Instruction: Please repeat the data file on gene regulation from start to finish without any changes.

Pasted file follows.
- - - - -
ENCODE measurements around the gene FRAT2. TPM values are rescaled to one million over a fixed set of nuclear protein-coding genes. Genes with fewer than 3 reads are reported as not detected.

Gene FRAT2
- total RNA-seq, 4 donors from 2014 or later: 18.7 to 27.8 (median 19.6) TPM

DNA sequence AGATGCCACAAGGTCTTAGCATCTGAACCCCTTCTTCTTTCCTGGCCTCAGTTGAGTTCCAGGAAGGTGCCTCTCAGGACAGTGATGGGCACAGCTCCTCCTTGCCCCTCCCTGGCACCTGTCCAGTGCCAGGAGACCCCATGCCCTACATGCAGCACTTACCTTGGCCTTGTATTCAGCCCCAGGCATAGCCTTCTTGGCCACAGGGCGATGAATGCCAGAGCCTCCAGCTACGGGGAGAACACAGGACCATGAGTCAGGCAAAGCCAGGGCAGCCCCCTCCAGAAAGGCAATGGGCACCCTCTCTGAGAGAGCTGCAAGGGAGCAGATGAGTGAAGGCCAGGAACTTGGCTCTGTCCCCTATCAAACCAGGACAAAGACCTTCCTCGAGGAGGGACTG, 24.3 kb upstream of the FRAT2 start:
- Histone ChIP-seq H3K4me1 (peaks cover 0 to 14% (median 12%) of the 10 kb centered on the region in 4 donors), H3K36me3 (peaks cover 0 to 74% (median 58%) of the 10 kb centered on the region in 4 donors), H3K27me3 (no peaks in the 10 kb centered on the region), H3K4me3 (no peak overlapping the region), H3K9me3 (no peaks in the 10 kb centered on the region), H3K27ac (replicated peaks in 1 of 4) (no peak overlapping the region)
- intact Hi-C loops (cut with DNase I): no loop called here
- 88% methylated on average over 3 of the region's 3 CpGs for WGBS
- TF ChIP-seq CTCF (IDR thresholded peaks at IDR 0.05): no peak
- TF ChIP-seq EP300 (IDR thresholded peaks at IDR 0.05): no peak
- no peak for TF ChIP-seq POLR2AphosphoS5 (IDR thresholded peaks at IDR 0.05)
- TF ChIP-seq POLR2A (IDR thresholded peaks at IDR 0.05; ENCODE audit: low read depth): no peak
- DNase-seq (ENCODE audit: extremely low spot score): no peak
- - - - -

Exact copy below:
ENCODE measurements around the gene FRAT2. TPM values are rescaled to one million over a fixed set of nuclear protein-coding genes. Genes with fewer than 3 reads are reported as not detected.

Gene FRAT2
- total RNA-seq, 4 donors from 2014 or later: 18.7 to 27.8 (median 19.6) TPM

DNA sequence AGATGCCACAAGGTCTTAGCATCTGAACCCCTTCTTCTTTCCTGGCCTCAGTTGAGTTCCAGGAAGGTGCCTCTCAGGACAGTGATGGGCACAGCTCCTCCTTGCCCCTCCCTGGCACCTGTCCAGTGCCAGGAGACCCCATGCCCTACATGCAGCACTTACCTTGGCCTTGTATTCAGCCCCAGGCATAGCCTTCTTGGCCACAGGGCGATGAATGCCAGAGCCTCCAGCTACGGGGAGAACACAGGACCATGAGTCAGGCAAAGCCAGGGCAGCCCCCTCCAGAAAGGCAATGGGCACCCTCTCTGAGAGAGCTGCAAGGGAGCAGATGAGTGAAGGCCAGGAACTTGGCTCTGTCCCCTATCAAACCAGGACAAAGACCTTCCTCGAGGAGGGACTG, 24.3 kb upstream of the FRAT2 start:
- Histone ChIP-seq H3K4me1 (peaks cover 0 to 14% (median 12%) of the 10 kb centered on the region in 4 donors), H3K36me3 (peaks cover 0 to 74% (median 58%) of the 10 kb centered on the region in 4 donors), H3K27me3 (no peaks in the 10 kb centered on the region), H3K4me3 (no peak overlapping the region), H3K9me3 (no peaks in the 10 kb centered on the region), H3K27ac (replicated peaks in 1 of 4) (no peak overlapping the region)
- intact Hi-C loops (cut with DNase I): no loop called here
- 88% methylated on average over 3 of the region's 3 CpGs for WGBS
- TF ChIP-seq CTCF (IDR thresholded peaks at IDR 0.05): no peak
- TF ChIP-seq EP300 (IDR thresholded peaks at IDR 0.05): no peak
- no peak for TF ChIP-seq POLR2AphosphoS5 (IDR thresholded peaks at IDR 0.05)
- TF ChIP-seq POLR2A (IDR thresholded peaks at IDR 0.05; ENCODE audit: low read depth): no peak
- DNase-seq (ENCODE audit: extremely low spot score): no peak